They [Hillary’s advisors] declared her husband's impeachment in 1998 — or, more accurately, the embarrassing personal behavior that led to it — taboo, putting her rivals on notice and all but daring other Democrats to mention the ordeal again.
It’s a clever strategy. It’s an attempt to conflate just about anything objectionable about Bill into an area that’s off limits.
Problem is, as the Post article points out, Hillary has introduced the subject of Bill into her campaign. His actions and punishments become relevant whether she likes it or not. Bill got fined and lost his law license for lying to a court, and that’s a simple fact. Hillary doesn’t get to point to Bill as one of the reasons for people to support her for the presidency, and then get to avoid the bad bits.
There are a lot of unsavory things about the Clinton administration that are complex matters of interpretations and opinion - Whitewater, Vince Foster, dodgy pardons, and the propriety of diddling interns, to give a few examples. It’s probably true that most voters don’t really want to slog through that territory again. Any opponent of Hillary shouldn’t depend on beating her on nothing more than Bill’s sleaze. Even though there’s a lot of it, it’s stale.
But it doesn’t take much reminding for people to remember that Bill’s presidency had its dark side. Just a side comment here and there will do it. And Hillary might as well get ready, because those comments are going to come.
The Post article was prompted by a contratemps resulting from David Geffen's comments last week. Geffen is supporting Obama, and the Post noted that he believes Hillary would be the easiest Democratic candidate for the Republicans to beat. But they didn't point out that he also said:
"Everybody in politics lies, but they [the Clintons] do it with such ease, it’s troubling.”
That's the real issue Hillary has to deal with. She's in a tough spot with it, because even members of her own party have made similar comments before. She can't blame that perception on the vast right-wing conspiracy. Peggy Noonan pointed that out, and brought back up the famous Bob Kerrey quote:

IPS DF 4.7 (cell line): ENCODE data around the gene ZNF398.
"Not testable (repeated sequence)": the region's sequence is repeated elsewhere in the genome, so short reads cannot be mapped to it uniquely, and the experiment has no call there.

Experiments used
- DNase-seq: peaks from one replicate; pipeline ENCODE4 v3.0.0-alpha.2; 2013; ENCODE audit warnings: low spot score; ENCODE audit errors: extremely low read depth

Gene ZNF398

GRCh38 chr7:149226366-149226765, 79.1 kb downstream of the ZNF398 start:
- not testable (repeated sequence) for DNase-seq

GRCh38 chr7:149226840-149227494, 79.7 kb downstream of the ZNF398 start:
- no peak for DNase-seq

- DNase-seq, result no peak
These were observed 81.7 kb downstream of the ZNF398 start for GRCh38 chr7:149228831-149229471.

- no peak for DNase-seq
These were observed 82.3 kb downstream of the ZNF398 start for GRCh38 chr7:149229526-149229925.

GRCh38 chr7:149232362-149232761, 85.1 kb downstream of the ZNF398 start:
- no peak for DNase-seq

"Clinton's an unusually good liar. Unusually good. Do you realize that?"
The subtitle to Noonan's article is "Mrs. Clinton seems less inevitable after this week." Well, I never thought she was inevitable, mostly because those who imagined she could get through the entire campaign without confronting any elements of her past or Bill's were wrong.
On the subject of the Iraq conflict, Hillary has now completely staked out her position. And, in what I think is one of the biggests mistake of her candidacy so far, she did it in a video.
I don’t think her political consultants have yet realized that we’re in the YouTube era. Or, more generally, the “Web 2.0” era, in which mashing content is a major part of the action. Michelle Malkin at HotAir already took a whack at it, but her version is intended as red meat for Hillary foes. If conditions in Iraq start looking like we might actually succeed, then Hillary is stuck. That video will be hung around her neck by anyone who wants to make her judgment look bad. Some clever editing could have the entire nation laughing at her.
In essence, she has bet her entire candidacy on us failing in Iraq. While it might appease the anti-war left, I don’t think mainstream voters will respond to that kind of pessimism.
The video also reminded me of Hillary’s biggest problem connecting with voters – she has all the warmth of cold pancakes without syrup. When she says she wants to “keep the conversation going”, it’s completely devoid of sincerity.
Wasn’t the 2000 election the "Search for the Un-Clinton" ? Even Al Gore didn’t want to bring up Clinton any more than necessary.
Is 7 years enough to forget why we were weary of the Clintons in 2000 (and 1999 .. and 1998 ..) ?
Can we at least get a promise that Craig Livingstone won’t be hired back into the White House ? And ban the likes of John Huang and Mochtar Riady from the premises (and their money from the campaigns).